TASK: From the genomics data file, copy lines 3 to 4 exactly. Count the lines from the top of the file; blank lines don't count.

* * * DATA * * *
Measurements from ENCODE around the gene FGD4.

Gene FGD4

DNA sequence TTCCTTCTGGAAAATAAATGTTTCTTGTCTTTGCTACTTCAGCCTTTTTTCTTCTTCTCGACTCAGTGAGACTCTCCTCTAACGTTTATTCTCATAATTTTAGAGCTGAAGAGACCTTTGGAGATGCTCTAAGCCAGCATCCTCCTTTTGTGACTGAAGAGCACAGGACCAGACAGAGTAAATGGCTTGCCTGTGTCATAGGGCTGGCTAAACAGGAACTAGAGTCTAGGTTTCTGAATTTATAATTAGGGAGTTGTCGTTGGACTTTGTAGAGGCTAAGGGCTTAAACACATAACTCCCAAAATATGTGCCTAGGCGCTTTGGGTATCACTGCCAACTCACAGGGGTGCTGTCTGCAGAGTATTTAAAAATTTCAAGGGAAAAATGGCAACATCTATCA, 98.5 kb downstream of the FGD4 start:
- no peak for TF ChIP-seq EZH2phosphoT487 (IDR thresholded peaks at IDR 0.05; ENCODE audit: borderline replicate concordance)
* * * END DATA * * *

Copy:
DNA sequence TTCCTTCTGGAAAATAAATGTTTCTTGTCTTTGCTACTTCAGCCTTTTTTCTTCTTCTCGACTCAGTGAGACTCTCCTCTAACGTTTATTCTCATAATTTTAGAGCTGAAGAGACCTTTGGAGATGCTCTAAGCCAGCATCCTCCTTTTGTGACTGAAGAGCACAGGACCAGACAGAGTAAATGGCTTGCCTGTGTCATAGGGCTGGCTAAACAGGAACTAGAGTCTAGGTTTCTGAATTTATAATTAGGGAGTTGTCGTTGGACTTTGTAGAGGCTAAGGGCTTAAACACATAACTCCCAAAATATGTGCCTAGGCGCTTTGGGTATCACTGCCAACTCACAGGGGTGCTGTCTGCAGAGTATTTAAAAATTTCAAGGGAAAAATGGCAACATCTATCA, 98.5 kb downstream of the FGD4 start:
- no peak for TF ChIP-seq EZH2phosphoT487 (IDR thresholded peaks at IDR 0.05; ENCODE audit: borderline replicate concordance)